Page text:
This is the second major breach in the health-care industry in the past two months. Anthem, the second-largest U.S. insurer, in February disclosed it was hit by a cyberattack, which it also discovered Jan. 29.

That attack is estimated to have compromised similar information for 80 million customers, including information from some Blue Cross Blue Shield customers from all 50 states.

Although the Anthem breach did not include medical information, health-care data can be more valuable to cybercriminals than financial data because it has a longer shelf life, and criminals can use it to create a variety of false claims and records, said Paul Bantick, technology media and business-services underwriter at Beazley, a global crisis-management firm and cyber-breach insurer.

“In terms of credit cards, there’s a finite window,” said Bantick, whose firm has managed nearly 2,000 data-breach cases since 2009, including about 1,300 for clients in the health-care industry.

Data stolen from health insurers and hospitals typically fetch at least 10 times more than credit-card numbers on the black market, he added.

The FBI is investigating both the Premera and the Anthem breaches. Spokesman Joshua Campbell said the agency does not have any specifics to provide.

Because of the similarities between the attacks and the connection to Premera, Kreidler said regulators will be examining the “Blue system.”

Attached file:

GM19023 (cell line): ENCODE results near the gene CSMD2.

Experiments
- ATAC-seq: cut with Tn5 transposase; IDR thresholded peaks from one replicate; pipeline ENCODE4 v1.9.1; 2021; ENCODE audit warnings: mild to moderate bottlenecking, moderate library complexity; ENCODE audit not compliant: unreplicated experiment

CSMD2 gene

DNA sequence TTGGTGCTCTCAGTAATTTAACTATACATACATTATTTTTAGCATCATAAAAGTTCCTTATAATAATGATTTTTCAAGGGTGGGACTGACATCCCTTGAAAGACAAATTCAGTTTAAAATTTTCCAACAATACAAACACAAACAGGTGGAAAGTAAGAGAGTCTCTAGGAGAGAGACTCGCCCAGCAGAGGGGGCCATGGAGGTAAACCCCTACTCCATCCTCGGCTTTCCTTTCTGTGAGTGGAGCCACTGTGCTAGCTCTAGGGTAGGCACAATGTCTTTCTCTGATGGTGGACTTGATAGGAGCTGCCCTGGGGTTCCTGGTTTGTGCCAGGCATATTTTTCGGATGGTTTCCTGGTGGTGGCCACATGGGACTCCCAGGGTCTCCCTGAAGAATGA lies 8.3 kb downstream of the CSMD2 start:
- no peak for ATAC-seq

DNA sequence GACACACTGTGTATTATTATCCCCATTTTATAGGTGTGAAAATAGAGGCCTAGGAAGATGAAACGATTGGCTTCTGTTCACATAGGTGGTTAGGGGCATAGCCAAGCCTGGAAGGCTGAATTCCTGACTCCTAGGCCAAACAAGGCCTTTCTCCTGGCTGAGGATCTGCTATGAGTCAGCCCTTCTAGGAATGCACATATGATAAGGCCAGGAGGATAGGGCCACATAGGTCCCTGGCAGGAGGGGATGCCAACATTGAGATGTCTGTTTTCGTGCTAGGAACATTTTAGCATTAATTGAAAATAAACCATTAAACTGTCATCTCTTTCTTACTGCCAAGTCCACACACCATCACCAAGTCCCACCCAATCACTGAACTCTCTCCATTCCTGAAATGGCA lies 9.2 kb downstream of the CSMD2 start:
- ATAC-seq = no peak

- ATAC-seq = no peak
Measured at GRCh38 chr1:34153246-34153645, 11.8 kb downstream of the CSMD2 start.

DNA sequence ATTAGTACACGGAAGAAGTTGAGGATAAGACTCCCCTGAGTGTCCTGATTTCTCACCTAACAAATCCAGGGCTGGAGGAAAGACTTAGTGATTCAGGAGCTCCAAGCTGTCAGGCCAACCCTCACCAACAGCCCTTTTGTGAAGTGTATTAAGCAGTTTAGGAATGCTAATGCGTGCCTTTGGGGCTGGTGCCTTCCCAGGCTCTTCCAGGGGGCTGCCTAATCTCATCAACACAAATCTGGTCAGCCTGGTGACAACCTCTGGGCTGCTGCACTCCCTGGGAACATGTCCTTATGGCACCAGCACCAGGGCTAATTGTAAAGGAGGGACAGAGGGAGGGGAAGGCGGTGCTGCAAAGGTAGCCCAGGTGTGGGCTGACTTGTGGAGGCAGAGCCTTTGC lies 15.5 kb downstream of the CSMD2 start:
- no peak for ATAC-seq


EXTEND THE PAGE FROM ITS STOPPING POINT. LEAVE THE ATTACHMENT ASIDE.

“Anthem is the No. 2 insurer in the country … since they are both Blue plans, is that just a coincidence? Is there a pattern or a vulnerability? These are questions we want to find answers to,” he said.

Kreidler said his office routinely scrutinizes insurance companies’ vulnerabilities, but with the kind of sophisticated issues that have been coming up more recently, he recognizes his office needs to “be better at what we are doing right now.”

Premera has set up a dedicated call center for its members and other affected individuals, and more information can be found at www.premeraupdate.com.

For corporate victims of cyberattacks, Beazley’s Bantick said, preparation is key for limiting damage. A company should respond to a breach by first understanding how it happened, whether the company is still vulnerable and exactly which customers are affected. Then, companies must try to provide customers with “very clear messaging” to restore confidence.

Each situation is different, Bantick said, but responses typically can include setting up public call centers, providing regular information updates, and promising to restore customer-credit injuries or financial losses.

“The last thing you want to do is do something wrong that undermines your whole response so that you have to come back and start the whole thing again,” Bantick said.

That’s what happened to Target in late 2013. When news broke that hackers had stolen credit- and debit-card information of some 40 million customers, a Target spokesperson quickly issued a company statement that customers’ personal identification numbers, or PINs, were safe.

But that statement quickly proved false, as Target learned cybercriminals had figured out a way to decrypt scrambled customer PIN data.

The company had to retract its statement, further wounding Target’s brand and reputation, experts have said.